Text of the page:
MasterCard Will Put Selfies to Work for Authentication
Feb 23, 2016 1:50 PM PT
MasterCard on Monday announced facial recognition and fingerprint technology that essentially would allow customers to take selfies to help authenticate their identity when engaged in mobile shopping.
The rollout, which is planned for this summer in the U.S., Canada and part of Europe, follows a pilot of biometrics by MasterCard and International Card Services with Dutch participants.
Ninety percent of the participants said they preferred using biometric identification over passwords, and 75 percent said they believed biometric identification decreased fraud, the company said.
"The Dutch consumer is very progressive in embracing new technologies," said Arjan Bol, country manager for MasterCard.
The company is looking into integrating the technology into apps for banking and technology companies to make it easier to use a selfie or fingerprint for authentication.
Voice Authentication for Banking
The announcement comes days after HSBC launched a biometric rollout designed to offer a higher level of mobile protection to 15 million customers in the U.K. by the summer.
The system will allow customers to access their mobile app and telephone banking accounts through voice and fingerprint technology.
It will be expanded to the U.S., France, Canada, Mexico and Hong Kong once those governments provide regulatory approvals for the system.
Facial Recognition and Fingerprints
MasterCard last year tested facial recognition and fingerprint scanning in the U.S. with First Tech Federal Credit Union.
Under that program, employees of the credit union used artificial money and biometrics to test whether cardholders can be authenticated using fingerprint scans on smartphones or facial photographs.
The program was scheduled to run in September and October with more than 200 credit union employees. Participants made virtual donations to the Children's Miracle Network Hospitals, with facial recognition and fingerprints authenticating their identity.
MasterCard and First Tech introduced the concept for that biometrics pilot at the White House Cyber Security Summit last year.
Consumers will use the dual authentication system if they think it offers them more convenience, said Paul Teich, principal analyst at Tirias Research.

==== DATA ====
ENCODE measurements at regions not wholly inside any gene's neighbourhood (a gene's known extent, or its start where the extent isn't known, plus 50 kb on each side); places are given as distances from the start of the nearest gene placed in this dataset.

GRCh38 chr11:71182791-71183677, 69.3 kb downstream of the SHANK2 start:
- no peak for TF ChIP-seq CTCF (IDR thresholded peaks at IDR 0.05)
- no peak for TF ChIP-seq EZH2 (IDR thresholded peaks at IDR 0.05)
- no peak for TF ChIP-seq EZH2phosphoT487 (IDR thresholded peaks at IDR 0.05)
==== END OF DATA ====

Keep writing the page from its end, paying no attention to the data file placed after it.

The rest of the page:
"I like the concept," he told the E-Commerce Times. "If MasterCard can make it work quickly and unobtrusively at point of sale, then it should help drive mobile payments."
Using two forms of authentication should drastically reduce false positives, where another person is confused with the consumer, and false negatives, where a person is unable to prove that he or she is the legitimate purchaser, Teich said.
The U.S. Global Entry system has been using a dual authentication system for about five years, he noted. Under the Customs and Border Protection program, people are authenticated using a combination of facial and fingerprint recognition and a passport optical scanner.
Financial institutions have faced challenges in the past over how to promote various payment options, while preserving security, said Charles King, principal analyst at Pund-IT.
"Traditional methods are not as successful as they might be, mainly because so many consumers opt for simplistic, easy-to-remember and -crack passwords," he told the E-Commerce Times. "Given those challenges, MasterCard's concept of using a selfie as a second authentication factor is highly intriguing."
Biometrics "is a hot topic of discussion and demonstrations" at Mobile World Congress, said Susan Schreiner, an analyst at C4 Trends, who is attending the conference in Barcelona, Spain. Retina scans and fingerprint technology are "already here and working in smartphones like the iPhone."
Mobile World Congress producer GSMA has been working with mobile operators on its Mobile Connect platform for mobile transaction authentication. "It's simple and as easy as tying one's mobile identity to one's cellphone number," she told the E-Commerce Times.
GSMA announced at the conference "that it had reached 2 billion users -- and this is just the beginning," Schreiner said. "As we look to simplify our digital lives, passwords will surely be replaced by the next great app."